Early this Spring, when it started to look like things might come to an end at Aalto, I started writing a blogpost nitpicking the pros and cons of academic work. Today, it all seems quite pointless and I want to focus on the big picture:

  • I’ve specified the projects I work on (mostly) myself.
  • I’ve constantly learned new technologies and skills.
  • I’ve traveled to interesting places (like Lisbon, Macau, Frankfurt, Canterbury, and Beijing in just the past five months).
  • I’ve worked with smart and motivated people.

That’s what matters in the end, and that’s why I’ve stayed in the same place for the past 11 years. So a big thank you to all the great people I’ve been allowed to work with! I’m sure I’ll see you someday somewhere!


PS. If you know of an interesting position at a university or a company, let me know :)

Quality Of WordPress Plug-Ins: An Overview of Security and User Ratings

Posted on 25 September 2012 | No responses

Three weeks ago, my colleague Petri presented our (that is, me, Petri, and Teemu who did most of the work) paper titled “Quality Of WordPress Plug-Ins: An Overview of Security and User Ratings” at Workshop on Security and Privacy in Social Networks. The main purpose of the paper was to analyze a set of WordPress plugins to find out if plugin ratings predict the number of potential security vulnerabilities in them.

In order to do that, we downloaded the source code and ratings and download counts of a set of random plugins (322 in total). We then ran the RIPS PHP security vulnerability scanner to find potential security holes in the code. The 322 plugins had:

  • 2,783 user ratings
  • 179,393 lines of PHP code

Of the 322 plugins, 127 had a potential security vulnerability according to RIPS. In total, 860 vulnerabilities were identified.

When comparing this with the ratings of the plugins, we found only a small, negative correlation between the rating of the plugin and the number of potential vulnerabilities. To put it another way, plugin ratings are not a good measure of the security of the plugin.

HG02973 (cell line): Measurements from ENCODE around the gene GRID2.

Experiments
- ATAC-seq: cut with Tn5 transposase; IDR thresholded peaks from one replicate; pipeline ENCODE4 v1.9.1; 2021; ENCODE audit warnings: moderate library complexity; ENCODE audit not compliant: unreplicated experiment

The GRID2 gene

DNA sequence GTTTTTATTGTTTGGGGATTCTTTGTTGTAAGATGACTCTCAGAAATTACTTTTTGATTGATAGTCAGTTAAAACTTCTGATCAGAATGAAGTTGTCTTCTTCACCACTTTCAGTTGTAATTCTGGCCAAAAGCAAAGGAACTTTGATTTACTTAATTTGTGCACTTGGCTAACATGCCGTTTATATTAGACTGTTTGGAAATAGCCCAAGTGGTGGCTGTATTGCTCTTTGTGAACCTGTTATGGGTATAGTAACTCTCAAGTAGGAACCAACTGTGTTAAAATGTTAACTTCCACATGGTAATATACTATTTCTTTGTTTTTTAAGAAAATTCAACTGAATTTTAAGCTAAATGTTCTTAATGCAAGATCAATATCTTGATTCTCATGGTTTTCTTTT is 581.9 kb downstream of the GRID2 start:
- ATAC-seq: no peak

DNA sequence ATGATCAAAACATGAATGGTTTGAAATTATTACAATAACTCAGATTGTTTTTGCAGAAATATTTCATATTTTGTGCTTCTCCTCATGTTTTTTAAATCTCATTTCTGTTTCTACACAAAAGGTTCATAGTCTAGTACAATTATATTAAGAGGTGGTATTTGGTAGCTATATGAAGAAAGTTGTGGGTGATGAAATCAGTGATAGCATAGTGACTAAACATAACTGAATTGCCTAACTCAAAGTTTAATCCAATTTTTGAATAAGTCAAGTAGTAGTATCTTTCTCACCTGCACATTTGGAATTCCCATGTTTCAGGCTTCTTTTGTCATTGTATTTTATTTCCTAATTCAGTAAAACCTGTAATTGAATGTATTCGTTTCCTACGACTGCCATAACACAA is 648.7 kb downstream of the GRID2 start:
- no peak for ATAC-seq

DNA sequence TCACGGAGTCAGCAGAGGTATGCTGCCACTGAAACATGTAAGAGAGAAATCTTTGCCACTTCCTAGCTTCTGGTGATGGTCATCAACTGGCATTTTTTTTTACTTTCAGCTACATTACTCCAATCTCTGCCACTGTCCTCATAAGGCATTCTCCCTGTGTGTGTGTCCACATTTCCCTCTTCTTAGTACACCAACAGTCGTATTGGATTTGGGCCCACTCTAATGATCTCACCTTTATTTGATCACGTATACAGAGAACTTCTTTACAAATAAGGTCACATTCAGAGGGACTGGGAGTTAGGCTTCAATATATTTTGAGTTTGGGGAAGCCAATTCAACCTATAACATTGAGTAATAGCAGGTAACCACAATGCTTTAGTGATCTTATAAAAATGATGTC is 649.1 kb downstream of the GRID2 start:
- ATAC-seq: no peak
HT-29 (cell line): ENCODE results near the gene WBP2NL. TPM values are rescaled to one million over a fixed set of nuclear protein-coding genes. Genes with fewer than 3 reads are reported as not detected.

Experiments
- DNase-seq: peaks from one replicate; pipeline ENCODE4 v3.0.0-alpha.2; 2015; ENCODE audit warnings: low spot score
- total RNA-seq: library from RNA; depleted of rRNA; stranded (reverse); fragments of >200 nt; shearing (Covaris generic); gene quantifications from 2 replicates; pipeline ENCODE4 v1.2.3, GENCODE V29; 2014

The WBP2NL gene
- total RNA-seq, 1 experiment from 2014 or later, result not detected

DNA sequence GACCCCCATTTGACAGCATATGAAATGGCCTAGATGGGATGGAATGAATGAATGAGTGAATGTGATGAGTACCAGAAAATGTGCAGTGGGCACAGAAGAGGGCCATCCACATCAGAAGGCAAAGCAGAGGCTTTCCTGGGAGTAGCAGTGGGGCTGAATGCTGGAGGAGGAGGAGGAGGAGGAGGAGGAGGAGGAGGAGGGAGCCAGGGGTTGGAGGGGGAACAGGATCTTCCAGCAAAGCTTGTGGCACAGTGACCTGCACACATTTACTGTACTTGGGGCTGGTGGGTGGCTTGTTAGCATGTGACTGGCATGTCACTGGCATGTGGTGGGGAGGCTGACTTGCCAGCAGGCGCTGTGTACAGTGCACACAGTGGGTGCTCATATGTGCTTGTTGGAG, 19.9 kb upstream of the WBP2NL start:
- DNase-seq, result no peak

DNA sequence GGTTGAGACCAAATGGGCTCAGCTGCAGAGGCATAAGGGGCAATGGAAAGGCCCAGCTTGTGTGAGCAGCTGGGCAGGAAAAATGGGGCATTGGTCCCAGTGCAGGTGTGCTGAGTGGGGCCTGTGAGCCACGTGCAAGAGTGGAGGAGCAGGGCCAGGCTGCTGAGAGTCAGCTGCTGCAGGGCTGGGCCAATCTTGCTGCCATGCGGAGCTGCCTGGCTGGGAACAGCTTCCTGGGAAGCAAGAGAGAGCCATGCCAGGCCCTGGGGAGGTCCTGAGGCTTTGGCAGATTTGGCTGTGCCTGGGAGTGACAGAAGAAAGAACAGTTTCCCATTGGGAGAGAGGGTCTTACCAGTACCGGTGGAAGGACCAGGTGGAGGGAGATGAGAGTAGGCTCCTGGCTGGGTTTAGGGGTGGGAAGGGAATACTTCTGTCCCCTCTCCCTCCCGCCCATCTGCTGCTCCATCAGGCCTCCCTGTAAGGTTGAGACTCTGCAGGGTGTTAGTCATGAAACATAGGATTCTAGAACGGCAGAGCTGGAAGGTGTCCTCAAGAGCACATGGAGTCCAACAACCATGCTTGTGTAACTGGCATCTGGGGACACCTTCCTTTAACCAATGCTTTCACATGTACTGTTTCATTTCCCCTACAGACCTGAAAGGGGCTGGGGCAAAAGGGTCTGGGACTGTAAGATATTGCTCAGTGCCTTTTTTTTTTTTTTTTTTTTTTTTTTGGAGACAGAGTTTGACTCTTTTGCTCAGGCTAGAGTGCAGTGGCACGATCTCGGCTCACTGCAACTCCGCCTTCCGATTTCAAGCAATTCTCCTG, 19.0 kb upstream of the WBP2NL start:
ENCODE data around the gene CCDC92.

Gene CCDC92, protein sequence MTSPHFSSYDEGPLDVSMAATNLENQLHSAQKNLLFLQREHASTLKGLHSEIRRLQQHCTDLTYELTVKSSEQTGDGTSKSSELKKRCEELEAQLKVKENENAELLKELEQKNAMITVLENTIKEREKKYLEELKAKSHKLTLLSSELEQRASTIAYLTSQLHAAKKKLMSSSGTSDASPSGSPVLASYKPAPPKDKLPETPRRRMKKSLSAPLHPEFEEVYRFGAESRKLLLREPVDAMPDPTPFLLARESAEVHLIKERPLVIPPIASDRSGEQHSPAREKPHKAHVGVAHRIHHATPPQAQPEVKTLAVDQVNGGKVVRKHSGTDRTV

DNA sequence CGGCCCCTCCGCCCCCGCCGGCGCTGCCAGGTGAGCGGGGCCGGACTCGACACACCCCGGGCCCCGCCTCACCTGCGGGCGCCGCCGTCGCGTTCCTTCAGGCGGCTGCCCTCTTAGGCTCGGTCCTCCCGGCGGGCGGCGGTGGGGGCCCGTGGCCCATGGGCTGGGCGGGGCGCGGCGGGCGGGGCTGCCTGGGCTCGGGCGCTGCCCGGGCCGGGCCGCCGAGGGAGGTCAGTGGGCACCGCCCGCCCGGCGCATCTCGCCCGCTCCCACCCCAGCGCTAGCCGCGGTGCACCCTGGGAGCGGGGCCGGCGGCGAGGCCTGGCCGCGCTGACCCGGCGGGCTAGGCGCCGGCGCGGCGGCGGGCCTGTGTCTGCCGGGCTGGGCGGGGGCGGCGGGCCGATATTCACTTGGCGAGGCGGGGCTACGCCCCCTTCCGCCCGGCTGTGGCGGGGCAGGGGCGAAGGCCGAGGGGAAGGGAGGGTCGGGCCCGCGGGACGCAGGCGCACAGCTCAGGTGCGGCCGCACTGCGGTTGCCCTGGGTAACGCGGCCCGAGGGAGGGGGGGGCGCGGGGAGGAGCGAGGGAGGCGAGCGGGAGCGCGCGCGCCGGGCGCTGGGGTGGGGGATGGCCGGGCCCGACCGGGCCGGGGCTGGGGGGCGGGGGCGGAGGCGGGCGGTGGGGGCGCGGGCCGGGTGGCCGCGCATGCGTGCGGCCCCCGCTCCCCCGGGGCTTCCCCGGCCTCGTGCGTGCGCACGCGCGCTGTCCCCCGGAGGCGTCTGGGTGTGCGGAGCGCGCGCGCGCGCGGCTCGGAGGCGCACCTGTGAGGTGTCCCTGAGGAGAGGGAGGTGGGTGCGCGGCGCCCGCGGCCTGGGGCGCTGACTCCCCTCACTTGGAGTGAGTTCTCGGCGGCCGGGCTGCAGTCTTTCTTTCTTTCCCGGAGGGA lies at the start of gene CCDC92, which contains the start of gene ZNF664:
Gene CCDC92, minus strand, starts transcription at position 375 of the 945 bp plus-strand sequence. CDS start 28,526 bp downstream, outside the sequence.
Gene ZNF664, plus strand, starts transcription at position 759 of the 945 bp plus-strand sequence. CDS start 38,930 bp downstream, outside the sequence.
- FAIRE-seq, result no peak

There are, of course, several problems with our analysis and conclusion. Biggest of those is that the sample size was really small compared to the total number of plugins (over 21,000 at the moment). To improve the results, we are currently analyzing a bigger sample (100% of them, to be exact).

If you are interested in more details, the full paper can be downloaded here.

Event Handling for JSAV Data Structures

Posted on 20 May 2012 | No responses

For a while now, I’ve been meaning to start a series of articles on JSAV features. The current documentation only works as a reference to the API and does not explain or give enough examples. Also, it does not argue why things are done certain way and writing these things down makes me really think them through. As I recently implemented a support for easy attachment of event handlers to data structures, that seems like as good as any topic to start.

The Way Things Were

In general, attaching event handlers with jQuery is easy. That is, unless the HTML is generated by the library and there is no reason you should need to know the structure of it. Also, getting the JSAV object for the node/index matching the DOM element is tricky. The old way for doing this was something like:

// register a click event handler to all JSAV array indices
$(".jsavindex").click(function() {
  //find the index of the clicked item
  var index = $(this).parent().find(".jsavindex").index(this);
  // do something with the array

Events for the Array Indices

To ease this, a recent commit introduced a better way to attach events to arrays and trees. Both structures support following events: click, dblclick, mousedown, mousemove, mouseup, mouseenter, and mouseleave. While the names are reasonably self-explaining, you can check jQuery event documentation for details on the events.

For a JSAV array, there are functions with the same name as the events that can be used to register event handlers for that event type. So, for example, to add a function to be called whenever mouse enters an array index, you can do the following:

arr.mouseenter(function(index) {

The event handler function gets as the first parameter the index of the array element that the user interacted with. The this variable is set to point to the JSAV array. Naturally you don’t need to pass an anonymous function as the event handler, but you can use any function as the parameter. A good example of this are the JSAV array functions, most of which take an index as the first parameter. The API documentation gives the following example that illustrates this well:


This also shows that the event binding functions return the structure itself, so you can safely chain the function calls.

Another parameter the event handler gets is the jQuery event object. You can use that in case you need to, for example, stop the propagation of the event.

arr.dblclick(function(index, event) {
  // ... do something else..

Note: most of the JSAV functions that change some properties of the structures also store the changes to the animation history. For events that are fired often (such as mousemove), the history can get really long quite fast. Thus, make sure you don’t misuse the events.